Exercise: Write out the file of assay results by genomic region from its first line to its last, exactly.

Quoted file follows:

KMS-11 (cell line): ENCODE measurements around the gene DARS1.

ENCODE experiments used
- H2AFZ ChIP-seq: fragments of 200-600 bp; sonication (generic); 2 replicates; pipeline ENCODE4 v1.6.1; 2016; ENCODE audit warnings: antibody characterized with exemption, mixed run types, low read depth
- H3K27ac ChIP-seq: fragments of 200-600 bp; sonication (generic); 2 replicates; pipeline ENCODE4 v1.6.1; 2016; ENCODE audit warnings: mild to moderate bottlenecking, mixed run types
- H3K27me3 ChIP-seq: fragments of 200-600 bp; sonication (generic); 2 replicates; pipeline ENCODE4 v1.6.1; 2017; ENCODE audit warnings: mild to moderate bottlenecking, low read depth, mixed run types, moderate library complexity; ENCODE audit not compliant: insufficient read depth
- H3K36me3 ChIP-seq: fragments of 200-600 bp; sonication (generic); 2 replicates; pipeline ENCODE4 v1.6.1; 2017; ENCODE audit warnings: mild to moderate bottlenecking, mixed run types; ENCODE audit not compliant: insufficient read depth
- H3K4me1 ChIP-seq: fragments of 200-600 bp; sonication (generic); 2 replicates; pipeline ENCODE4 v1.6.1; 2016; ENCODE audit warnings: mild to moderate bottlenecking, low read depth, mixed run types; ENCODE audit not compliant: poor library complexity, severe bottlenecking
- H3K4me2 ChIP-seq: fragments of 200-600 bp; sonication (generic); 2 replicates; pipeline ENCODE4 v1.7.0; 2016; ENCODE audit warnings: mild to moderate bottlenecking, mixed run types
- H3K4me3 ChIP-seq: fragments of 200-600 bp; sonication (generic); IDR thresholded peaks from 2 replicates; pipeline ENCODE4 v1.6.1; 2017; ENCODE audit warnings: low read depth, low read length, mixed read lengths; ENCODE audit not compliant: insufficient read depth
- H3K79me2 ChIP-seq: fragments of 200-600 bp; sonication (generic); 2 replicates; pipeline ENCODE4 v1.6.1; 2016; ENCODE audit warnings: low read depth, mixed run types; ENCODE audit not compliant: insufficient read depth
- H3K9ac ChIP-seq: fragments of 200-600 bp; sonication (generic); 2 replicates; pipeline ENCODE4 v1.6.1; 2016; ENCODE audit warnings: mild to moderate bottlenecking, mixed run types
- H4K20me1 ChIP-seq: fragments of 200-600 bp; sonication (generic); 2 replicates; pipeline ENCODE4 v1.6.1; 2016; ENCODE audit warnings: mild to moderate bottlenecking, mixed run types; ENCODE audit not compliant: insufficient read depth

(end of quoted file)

KMS-11 (cell line): ENCODE measurements around the gene DARS1.

ENCODE experiments used
- H2AFZ ChIP-seq: fragments of 200-600 bp; sonication (generic); 2 replicates; pipeline ENCODE4 v1.6.1; 2016; ENCODE audit warnings: antibody characterized with exemption, mixed run types, low read depth
- H3K27ac ChIP-seq: fragments of 200-600 bp; sonication (generic); 2 replicates; pipeline ENCODE4 v1.6.1; 2016; ENCODE audit warnings: mild to moderate bottlenecking, mixed run types
- H3K27me3 ChIP-seq: fragments of 200-600 bp; sonication (generic); 2 replicates; pipeline ENCODE4 v1.6.1; 2017; ENCODE audit warnings: mild to moderate bottlenecking, low read depth, mixed run types, moderate library complexity; ENCODE audit not compliant: insufficient read depth
- H3K36me3 ChIP-seq: fragments of 200-600 bp; sonication (generic); 2 replicates; pipeline ENCODE4 v1.6.1; 2017; ENCODE audit warnings: mild to moderate bottlenecking, mixed run types; ENCODE audit not compliant: insufficient read depth
- H3K4me1 ChIP-seq: fragments of 200-600 bp; sonication (generic); 2 replicates; pipeline ENCODE4 v1.6.1; 2016; ENCODE audit warnings: mild to moderate bottlenecking, low read depth, mixed run types; ENCODE audit not compliant: poor library complexity, severe bottlenecking
- H3K4me2 ChIP-seq: fragments of 200-600 bp; sonication (generic); 2 replicates; pipeline ENCODE4 v1.7.0; 2016; ENCODE audit warnings: mild to moderate bottlenecking, mixed run types
- H3K4me3 ChIP-seq: fragments of 200-600 bp; sonication (generic); IDR thresholded peaks from 2 replicates; pipeline ENCODE4 v1.6.1; 2017; ENCODE audit warnings: low read depth, low read length, mixed read lengths; ENCODE audit not compliant: insufficient read depth
- H3K79me2 ChIP-seq: fragments of 200-600 bp; sonication (generic); 2 replicates; pipeline ENCODE4 v1.6.1; 2016; ENCODE audit warnings: low read depth, mixed run types; ENCODE audit not compliant: insufficient read depth
- H3K9ac ChIP-seq: fragments of 200-600 bp; sonication (generic); 2 replicates; pipeline ENCODE4 v1.6.1; 2016; ENCODE audit warnings: mild to moderate bottlenecking, mixed run types
- H4K20me1 ChIP-seq: fragments of 200-600 bp; sonication (generic); 2 replicates; pipeline ENCODE4 v1.6.1; 2016; ENCODE audit warnings: mild to moderate bottlenecking, mixed run types; ENCODE audit not compliant: insufficient read depth